Tom Clark:
Let me ask you about oversight though Mr. Blais because you were on SIRC for eight years. You were there for a long time but you’re saying that there is no affective oversight right now. So are you saying that when you were at SIRC that you were not providing affective oversight?

Jean-Jacques Blais:
No, no, the question was that when we…when I was on at SIRC, we were not a parliamentary and it’s still not a parliamentary oversight committee. It was a statutory and still is a statutory oversight committee made up of privy councillors. I must say that I consider that when we were there we were very effective because we were brand new and we were really pioneering an area of overview that had not been tried. But having lived that experience and having read on the issue since then, I’m persuaded that we need to go further and to have a parliamentary committee. We need to have parliamentary involvement. Our report was made to the solicitor general who then tabled it in the House. The House had nothing to do with the contents of the report. We were doing the work that ought to be done by Parliament itself.

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Tom Clark:
But Paul let me ask you, we’ve got less than a minute left here, but if there is that type of parliamentary oversight, is it really effective if you don’t control the purse strings?

Paul Cavalluzzo:
That’s one of the problems with having a parliamentary committee. Another option which was recommended by Justice O’Connor in the Arar report was to have a number of committees that are joined. At the present time, SIRC for example only has jurisdiction over CSIS and the problem is these investigations, national security investigations are joint investigations. So we need in effective independent model that was recommended by Justice O’Connor in which this government has never picked up.

Tom Clark:
Paul Cavalluzzo, Jean-Jacques Blais time too short but I think we got some good points on the table, and I thank you both very much for being here.

Coming up next, Lisa Raitt on the reason she will be away from Parliament for the rest of this year.

Break

Tom Clark:
Welcome back. Well politicians as we know lead very public lives, especially those sitting at the cabinet table. It makes it hard to step away, even just for a few weeks without people wondering why, often very loudly, which is why Transport Minister Lisa Raitt wanted to sit down for an exclusive interview with us, as she gets ready to find out whether or not she has cancer.

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Lisa Raitt, good to have you here. You’re about to undergo a medical procedure. Tell me about that.

Lisa Raitt:
You know about three years ago, I’m over 40, and I noticed that there were some changes happening. And everyone always says it’s normal, that’s what you go through when you’re going through menopause or perimenopause, or whatever. But they were things that affected my everyday life. So I went to my GP and I complained about the issue. And they said well let’s try to do some tests on it, and that was three years ago. And it’s taken me three years to get to the point of a diagnosis. And I do have a solid growth on my ovaries that they have found, after three years. And on Tuesday, we’re going to have surgery to remove whatever that is and along the way too, clean up some other issues.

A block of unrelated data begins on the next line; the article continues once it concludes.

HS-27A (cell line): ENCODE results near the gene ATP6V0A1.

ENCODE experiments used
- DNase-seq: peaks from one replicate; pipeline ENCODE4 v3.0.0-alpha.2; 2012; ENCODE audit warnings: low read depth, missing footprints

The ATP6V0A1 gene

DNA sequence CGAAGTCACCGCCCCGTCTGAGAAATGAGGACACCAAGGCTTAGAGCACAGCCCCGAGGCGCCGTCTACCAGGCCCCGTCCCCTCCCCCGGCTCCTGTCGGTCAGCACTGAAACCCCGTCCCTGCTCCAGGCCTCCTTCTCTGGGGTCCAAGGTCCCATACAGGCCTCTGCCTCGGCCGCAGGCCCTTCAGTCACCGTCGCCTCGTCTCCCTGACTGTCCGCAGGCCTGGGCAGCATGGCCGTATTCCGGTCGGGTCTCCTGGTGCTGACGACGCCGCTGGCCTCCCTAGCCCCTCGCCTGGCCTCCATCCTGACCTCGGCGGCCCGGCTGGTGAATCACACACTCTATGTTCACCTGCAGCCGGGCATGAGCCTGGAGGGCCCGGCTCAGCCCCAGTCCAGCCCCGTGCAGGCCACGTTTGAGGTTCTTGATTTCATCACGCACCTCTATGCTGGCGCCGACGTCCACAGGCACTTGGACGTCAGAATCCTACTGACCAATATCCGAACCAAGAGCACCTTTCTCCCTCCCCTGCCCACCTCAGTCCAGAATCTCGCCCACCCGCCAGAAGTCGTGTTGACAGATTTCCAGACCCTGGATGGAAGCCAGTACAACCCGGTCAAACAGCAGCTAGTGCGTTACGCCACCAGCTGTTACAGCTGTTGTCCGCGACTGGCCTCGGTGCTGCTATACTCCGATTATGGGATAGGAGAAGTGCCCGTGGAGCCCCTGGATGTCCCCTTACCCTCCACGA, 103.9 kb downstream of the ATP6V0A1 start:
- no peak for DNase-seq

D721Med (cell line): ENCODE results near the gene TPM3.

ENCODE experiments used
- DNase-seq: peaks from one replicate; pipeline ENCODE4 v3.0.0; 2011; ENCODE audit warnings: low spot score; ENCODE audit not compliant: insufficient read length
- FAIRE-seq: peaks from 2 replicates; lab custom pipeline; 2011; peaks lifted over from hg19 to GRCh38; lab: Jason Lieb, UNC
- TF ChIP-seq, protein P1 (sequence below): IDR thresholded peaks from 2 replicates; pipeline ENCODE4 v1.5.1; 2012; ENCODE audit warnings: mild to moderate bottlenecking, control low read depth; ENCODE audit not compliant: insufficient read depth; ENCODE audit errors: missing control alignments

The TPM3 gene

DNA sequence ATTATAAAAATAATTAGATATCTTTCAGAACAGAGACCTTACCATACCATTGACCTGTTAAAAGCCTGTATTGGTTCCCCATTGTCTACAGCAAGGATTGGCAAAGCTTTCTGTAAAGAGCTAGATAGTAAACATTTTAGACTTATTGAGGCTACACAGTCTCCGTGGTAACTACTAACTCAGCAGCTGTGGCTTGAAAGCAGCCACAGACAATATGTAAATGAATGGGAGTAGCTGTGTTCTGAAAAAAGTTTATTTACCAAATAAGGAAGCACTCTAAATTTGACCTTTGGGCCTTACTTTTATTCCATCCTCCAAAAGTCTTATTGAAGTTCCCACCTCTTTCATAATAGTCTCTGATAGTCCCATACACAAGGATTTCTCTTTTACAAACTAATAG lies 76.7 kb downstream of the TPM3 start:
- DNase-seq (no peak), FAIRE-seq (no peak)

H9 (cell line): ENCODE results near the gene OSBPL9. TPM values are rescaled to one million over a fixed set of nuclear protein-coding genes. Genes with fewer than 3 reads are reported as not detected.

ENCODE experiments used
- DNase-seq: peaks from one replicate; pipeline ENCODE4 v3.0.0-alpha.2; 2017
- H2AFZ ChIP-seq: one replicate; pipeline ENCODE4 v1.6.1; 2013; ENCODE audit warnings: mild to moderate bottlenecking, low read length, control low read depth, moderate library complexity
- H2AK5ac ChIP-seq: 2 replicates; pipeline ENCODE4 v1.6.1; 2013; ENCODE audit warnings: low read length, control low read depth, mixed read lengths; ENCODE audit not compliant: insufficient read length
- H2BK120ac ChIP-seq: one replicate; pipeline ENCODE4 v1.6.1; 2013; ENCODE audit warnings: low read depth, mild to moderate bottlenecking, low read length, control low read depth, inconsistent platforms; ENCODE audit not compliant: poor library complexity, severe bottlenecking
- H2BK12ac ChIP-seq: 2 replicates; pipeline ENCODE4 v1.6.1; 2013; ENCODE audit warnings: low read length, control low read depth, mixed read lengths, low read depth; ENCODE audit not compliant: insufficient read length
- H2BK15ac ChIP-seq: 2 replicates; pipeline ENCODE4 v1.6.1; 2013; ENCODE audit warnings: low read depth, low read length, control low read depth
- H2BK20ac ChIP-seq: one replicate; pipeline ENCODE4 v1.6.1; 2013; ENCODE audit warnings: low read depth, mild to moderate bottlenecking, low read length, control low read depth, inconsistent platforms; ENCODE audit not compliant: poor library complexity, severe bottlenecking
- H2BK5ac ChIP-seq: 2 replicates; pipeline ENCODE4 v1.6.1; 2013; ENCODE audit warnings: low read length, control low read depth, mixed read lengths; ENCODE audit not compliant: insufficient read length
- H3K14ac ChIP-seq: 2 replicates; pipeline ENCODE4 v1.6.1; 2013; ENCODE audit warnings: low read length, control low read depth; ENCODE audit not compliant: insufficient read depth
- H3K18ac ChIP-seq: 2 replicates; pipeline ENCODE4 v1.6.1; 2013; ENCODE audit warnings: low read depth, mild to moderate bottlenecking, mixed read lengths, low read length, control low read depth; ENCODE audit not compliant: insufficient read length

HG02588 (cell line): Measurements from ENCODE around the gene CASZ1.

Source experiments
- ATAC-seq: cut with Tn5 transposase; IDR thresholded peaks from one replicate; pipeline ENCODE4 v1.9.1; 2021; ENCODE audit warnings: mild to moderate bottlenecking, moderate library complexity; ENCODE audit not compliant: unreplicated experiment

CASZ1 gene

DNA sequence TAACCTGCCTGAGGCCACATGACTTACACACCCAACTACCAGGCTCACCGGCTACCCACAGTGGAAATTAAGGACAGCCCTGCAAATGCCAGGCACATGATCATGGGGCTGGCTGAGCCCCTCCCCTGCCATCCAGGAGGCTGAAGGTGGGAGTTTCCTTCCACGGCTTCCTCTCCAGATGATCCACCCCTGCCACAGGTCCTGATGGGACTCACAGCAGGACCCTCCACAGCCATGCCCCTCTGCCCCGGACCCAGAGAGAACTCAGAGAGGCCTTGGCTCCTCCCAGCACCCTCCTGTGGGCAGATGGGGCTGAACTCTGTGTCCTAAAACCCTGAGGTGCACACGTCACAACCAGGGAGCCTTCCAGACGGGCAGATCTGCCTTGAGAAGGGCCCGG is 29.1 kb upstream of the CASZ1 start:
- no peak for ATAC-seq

Tom Clark:
Do you know yet whether it’s cancerous?

Lisa Raitt:
All indications are good. You know diagnostic imaging can give you an idea. Blood tests can give you an idea, but you never really know until you actually remove it and analyze it. I have had the appointment with my surgeon and I’ve had very, very good doctors along the way as well too. And I think why I wanted to talk to you about it Tom is it just came out of nowhere in a sense. I’m a healthy 46-year-old. I’ve been putting on weight of course, but in this job, it tends to happen. I want to thank everybody on Twitter for telling me that I keep putting on weight. But I had some real complaints associated with reproductive issues and I didn’t let them go. I continue to talk about them with my doctor and became concerned. I actually let a year go by in lapsing in terms of getting a test done and I shouldn’t have done that. I should have been more diligent with my health and I should have followed the advice that I was given. And I should never have left off something that could have been something. So now that I’ve had the appointment with the surgeon, I have more information, I have more understanding. I’m very comfortable with my procedure on Tuesday, but at the same time, it’s something that I had to follow up. And there was this moment in September where you go to the internet and you think the worst because when you do all these tests and they come back and one of them says it is a solid mass, we think it doesn’t look like cancer but we don’t know and we have to remove it. It’s a pretty quick decision to do that.

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Tom Clark:
So here you are, the procedure is two days away, you’re confident that it’s not cancer, but you’re not sure.

Lisa Raitt:
Oh I’m not sure, no. We’ll never know and you know the doctors are very clear on that. You don’t know until then.

Tom Clark:
So many people who have been through this before, and I’m just interested that just because you are who you are, you’ve lived in the public eye for most of your life, there is a certain sort of nothing’s going to get me down. But late at night when you’re there by yourself and not knowing, I mean does your mind just take you into some really scary places?

Lisa Raitt: